Telecom Alert - FCC Seeks Additional C-Band Comments; FCC Targets Robocalls; California NG 911 Ruling; FCC UNICOM Rulemaking; Winning Bidders Announced for Spectrum Frontiers Auction - Vol. XVI, Issue 23
FCC Seeks Additional C-Band Comments
The FCC’s International Bureau and Wireless Telecommunications Bureau are seeking additional comment on proposals enabling additional terrestrial use of the C-Band (3.7-4.2 GHz) (Vol. XV, Issue 48). Specifically, the Commission seeks comment on whether licensed or registered receive-only earth station operators meet the definition of licensees that have licensed spectrum usage rights that they could voluntarily relinquish in an incentive auction, and whether the Commission’s incentive auction authority allows it to structure a reverse auction in which satellite operators and licensed receive-only earth station operators could compete to relinquish their spectrum usage rights. Comments are due by July 3, 2019 and Reply Comments are due by July 18, 2019.
FCC Targets Robocalls
At its Open Meeting last week, the FCC adopted a Declaratory Ruling and Third Further Notice of Proposed Rulemakingtargeting illegal and unwanted robocalls. The ruling allows voice service providers to block robocalls that they determine are illegal or unwanted before they reach consumers and give consumers a right to opt-out of such blocking. The ruling also allows providers to let consumers opt-in to blocking calls that do not originate from their contact lists (white-list programs). The Further NPRM seeks comment on a proposal to require voice service providers to implement the SHAKEN/STIR caller ID authentication framework if they do not meet the end of 2019 deadline for voluntary implementation, the creation of a safe harbor for providers that block calls for which caller ID authentication fails, and protections for “critical calls.” Comments are due 30 days after publication in the Federal Register.
California NG 911 Ruling
Late last month, a court in California denied a request for a temporary restraining order and preliminary injunction filed by AT&T against the California Office of Emergency Services (“CalOES”). AT&T argued that CalOES should not be able to continue with its Request for Proposals (“RFP”) process to build a Next Generation 911 (“NG911”) system in California until the court has ruled on a Petition filed by AT&T. AT&T’s petition argued that AT&T would face irreparable harm if it were forced to file a tariff for NG911 services by the CalOES-imposed deadline of June 7, 2019. The court disagreed and denied AT&T’s request for injunctive relief. The crux of AT&T’s argument is essentially that the CalOES RFP process requires publicly-filed tariffs for NG911 services in contravention of state law. CalOES disagrees and cited statutory exceptions – which permits state regulation of 911 service – and the public contract code – which permits tariff requirements for information technology and telecommunications contracts.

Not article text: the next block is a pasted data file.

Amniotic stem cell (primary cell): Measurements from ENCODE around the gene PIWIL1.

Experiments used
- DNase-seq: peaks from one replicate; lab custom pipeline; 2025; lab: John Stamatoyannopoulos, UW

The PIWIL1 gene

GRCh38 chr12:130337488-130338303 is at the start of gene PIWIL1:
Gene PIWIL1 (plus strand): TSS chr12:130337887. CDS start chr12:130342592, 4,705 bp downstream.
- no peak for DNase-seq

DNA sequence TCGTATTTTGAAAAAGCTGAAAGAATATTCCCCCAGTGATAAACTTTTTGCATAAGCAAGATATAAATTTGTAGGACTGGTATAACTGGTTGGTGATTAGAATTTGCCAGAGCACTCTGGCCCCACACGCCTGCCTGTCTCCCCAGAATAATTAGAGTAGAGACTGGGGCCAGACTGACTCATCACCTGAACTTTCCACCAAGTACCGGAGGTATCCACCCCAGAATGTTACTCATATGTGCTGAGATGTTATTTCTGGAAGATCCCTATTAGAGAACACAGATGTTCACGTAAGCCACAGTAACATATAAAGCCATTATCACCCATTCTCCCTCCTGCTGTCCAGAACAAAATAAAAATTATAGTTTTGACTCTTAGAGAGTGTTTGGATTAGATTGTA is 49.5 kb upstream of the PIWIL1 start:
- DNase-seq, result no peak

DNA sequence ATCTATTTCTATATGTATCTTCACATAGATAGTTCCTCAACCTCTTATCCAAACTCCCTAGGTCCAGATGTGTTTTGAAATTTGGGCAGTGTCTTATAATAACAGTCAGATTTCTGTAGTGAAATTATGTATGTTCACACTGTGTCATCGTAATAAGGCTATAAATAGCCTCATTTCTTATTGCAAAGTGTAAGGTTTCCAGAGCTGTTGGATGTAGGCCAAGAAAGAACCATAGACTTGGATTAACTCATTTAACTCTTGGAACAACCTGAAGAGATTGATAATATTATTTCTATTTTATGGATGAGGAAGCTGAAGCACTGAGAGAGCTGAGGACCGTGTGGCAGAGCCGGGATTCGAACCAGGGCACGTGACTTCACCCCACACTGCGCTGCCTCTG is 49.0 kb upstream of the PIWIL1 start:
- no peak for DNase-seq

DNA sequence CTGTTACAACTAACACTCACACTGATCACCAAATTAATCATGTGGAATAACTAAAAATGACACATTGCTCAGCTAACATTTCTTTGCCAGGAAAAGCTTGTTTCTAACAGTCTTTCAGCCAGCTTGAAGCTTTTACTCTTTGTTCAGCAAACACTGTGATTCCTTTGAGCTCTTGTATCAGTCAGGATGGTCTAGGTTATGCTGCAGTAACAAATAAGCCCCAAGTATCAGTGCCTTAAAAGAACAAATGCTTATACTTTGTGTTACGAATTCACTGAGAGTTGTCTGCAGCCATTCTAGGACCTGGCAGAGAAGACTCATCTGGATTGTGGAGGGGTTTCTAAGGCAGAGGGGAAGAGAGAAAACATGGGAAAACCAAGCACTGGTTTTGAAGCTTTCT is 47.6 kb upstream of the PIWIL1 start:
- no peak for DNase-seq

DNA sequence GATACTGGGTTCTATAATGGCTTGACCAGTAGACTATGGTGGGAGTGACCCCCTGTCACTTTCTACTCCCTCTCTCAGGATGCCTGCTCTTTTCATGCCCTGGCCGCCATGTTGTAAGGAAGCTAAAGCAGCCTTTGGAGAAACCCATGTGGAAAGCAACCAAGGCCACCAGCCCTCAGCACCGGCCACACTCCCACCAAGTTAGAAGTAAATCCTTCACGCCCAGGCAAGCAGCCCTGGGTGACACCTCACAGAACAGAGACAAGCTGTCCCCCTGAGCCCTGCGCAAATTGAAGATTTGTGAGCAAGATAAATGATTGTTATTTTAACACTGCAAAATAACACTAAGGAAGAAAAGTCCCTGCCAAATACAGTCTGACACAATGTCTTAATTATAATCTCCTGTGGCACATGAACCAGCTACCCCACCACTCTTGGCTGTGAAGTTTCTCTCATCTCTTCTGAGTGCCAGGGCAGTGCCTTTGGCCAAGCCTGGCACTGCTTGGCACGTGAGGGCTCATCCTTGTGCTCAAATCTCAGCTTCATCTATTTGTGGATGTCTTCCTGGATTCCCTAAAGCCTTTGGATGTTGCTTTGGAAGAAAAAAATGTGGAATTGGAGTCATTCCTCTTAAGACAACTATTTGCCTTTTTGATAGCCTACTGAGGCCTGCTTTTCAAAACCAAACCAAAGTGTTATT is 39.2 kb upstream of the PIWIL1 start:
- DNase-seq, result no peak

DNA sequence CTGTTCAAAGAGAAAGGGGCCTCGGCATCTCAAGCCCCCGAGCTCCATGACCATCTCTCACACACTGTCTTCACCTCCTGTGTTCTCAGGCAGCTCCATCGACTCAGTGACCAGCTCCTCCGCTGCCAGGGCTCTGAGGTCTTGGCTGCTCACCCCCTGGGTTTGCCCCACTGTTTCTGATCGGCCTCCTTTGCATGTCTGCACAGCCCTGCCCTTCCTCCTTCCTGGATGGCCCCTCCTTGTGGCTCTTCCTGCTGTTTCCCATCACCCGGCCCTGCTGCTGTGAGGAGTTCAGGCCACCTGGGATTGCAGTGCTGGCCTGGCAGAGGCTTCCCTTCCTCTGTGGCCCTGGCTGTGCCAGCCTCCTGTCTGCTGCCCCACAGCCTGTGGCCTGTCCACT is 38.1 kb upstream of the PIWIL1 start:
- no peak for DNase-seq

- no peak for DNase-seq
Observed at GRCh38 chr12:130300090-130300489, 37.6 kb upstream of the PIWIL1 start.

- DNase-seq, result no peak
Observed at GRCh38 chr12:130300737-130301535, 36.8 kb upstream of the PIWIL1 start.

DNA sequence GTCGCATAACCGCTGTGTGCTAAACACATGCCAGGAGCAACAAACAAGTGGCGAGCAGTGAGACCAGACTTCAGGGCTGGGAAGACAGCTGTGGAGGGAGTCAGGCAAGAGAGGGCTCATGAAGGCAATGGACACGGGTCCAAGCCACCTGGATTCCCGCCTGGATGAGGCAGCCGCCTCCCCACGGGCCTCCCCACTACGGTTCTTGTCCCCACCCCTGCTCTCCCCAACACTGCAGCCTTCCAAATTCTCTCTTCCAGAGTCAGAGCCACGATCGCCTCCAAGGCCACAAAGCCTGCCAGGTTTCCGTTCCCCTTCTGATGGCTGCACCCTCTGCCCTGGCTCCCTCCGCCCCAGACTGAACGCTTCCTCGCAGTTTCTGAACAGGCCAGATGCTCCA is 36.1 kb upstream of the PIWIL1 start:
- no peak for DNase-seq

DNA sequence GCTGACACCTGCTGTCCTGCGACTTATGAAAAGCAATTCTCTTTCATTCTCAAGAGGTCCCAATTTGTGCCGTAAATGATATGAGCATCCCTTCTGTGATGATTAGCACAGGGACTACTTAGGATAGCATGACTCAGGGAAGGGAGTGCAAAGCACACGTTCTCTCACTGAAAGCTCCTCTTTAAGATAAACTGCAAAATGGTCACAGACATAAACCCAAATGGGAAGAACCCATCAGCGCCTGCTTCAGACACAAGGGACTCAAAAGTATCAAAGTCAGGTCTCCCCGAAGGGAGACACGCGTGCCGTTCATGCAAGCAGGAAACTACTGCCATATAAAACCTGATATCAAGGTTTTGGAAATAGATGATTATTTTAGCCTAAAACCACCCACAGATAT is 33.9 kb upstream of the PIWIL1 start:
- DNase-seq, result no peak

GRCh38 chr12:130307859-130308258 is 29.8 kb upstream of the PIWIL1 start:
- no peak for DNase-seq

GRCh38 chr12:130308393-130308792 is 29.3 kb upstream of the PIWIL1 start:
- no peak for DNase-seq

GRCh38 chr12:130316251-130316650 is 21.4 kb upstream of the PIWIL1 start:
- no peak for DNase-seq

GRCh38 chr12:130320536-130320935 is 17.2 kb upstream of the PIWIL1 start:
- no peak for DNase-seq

FCC UNICOM Rulemaking
The Commission released a Notice of Proposed Rulemaking (NPRM) seeking comment on several rule changes related to the Aviation Radio Service, including Aeronautical Advisory (UNICOM) stations. Currently, frequency 122.950 MHz must be used at airports that have a full-time control tower or full-time FAA flight service station, while other airport stations may operate other UNICOM frequencies. The Commission’s NPRM proposes to require UNICOM stations at airports with control towers or FAA flight service stations to exclusively use the frequency 122.950 MHz. Comments and Reply Comments are due 60 and 90 days after publication in the Federal Register, respectively.
Winning Bidders Announced for Spectrum Frontiers Auction
Last week the Commission released the identities of bidders and net amounts of bids in Auction 101 (licenses in the 27.5-28.35 GHz band). The auction raised a total of $702,572,410 in gross bids with a total of 2,965 licenses won. Of the total bids, Verizon Wireless accounted for over $505 million in net payment.